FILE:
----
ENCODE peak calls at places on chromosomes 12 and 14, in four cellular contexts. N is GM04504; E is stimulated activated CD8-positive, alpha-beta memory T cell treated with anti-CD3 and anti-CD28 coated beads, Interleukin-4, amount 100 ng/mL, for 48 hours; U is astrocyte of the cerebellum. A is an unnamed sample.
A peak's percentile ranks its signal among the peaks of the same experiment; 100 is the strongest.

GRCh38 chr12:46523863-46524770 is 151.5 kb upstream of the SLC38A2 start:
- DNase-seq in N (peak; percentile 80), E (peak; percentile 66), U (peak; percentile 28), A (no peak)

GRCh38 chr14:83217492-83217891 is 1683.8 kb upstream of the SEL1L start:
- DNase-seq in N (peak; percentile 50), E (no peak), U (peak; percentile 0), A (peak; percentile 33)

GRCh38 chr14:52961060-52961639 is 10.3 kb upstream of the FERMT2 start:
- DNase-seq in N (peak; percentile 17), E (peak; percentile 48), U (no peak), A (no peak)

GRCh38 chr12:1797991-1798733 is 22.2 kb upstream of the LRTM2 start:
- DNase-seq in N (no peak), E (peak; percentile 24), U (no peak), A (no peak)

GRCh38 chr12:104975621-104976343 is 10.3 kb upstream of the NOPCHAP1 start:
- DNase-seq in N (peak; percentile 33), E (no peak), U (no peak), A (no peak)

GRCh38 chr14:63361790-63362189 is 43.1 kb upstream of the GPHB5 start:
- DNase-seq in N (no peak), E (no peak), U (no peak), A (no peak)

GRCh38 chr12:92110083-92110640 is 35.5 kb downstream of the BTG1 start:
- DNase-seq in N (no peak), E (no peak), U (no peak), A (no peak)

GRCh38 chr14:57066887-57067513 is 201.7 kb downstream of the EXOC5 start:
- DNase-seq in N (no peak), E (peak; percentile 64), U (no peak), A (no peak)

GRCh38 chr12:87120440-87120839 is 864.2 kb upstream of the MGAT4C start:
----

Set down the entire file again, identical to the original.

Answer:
ENCODE peak calls at places on chromosomes 12 and 14, in four cellular contexts. N is GM04504; E is stimulated activated CD8-positive, alpha-beta memory T cell treated with anti-CD3 and anti-CD28 coated beads, Interleukin-4, amount 100 ng/mL, for 48 hours; U is astrocyte of the cerebellum. A is an unnamed sample.
A peak's percentile ranks its signal among the peaks of the same experiment; 100 is the strongest.

GRCh38 chr12:46523863-46524770 is 151.5 kb upstream of the SLC38A2 start:
- DNase-seq in N (peak; percentile 80), E (peak; percentile 66), U (peak; percentile 28), A (no peak)

GRCh38 chr14:83217492-83217891 is 1683.8 kb upstream of the SEL1L start:
- DNase-seq in N (peak; percentile 50), E (no peak), U (peak; percentile 0), A (peak; percentile 33)

GRCh38 chr14:52961060-52961639 is 10.3 kb upstream of the FERMT2 start:
- DNase-seq in N (peak; percentile 17), E (peak; percentile 48), U (no peak), A (no peak)

GRCh38 chr12:1797991-1798733 is 22.2 kb upstream of the LRTM2 start:
- DNase-seq in N (no peak), E (peak; percentile 24), U (no peak), A (no peak)

GRCh38 chr12:104975621-104976343 is 10.3 kb upstream of the NOPCHAP1 start:
- DNase-seq in N (peak; percentile 33), E (no peak), U (no peak), A (no peak)

GRCh38 chr14:63361790-63362189 is 43.1 kb upstream of the GPHB5 start:
- DNase-seq in N (no peak), E (no peak), U (no peak), A (no peak)

GRCh38 chr12:92110083-92110640 is 35.5 kb downstream of the BTG1 start:
- DNase-seq in N (no peak), E (no peak), U (no peak), A (no peak)

GRCh38 chr14:57066887-57067513 is 201.7 kb downstream of the EXOC5 start:
- DNase-seq in N (no peak), E (peak; percentile 64), U (no peak), A (no peak)

GRCh38 chr12:87120440-87120839 is 864.2 kb upstream of the MGAT4C start: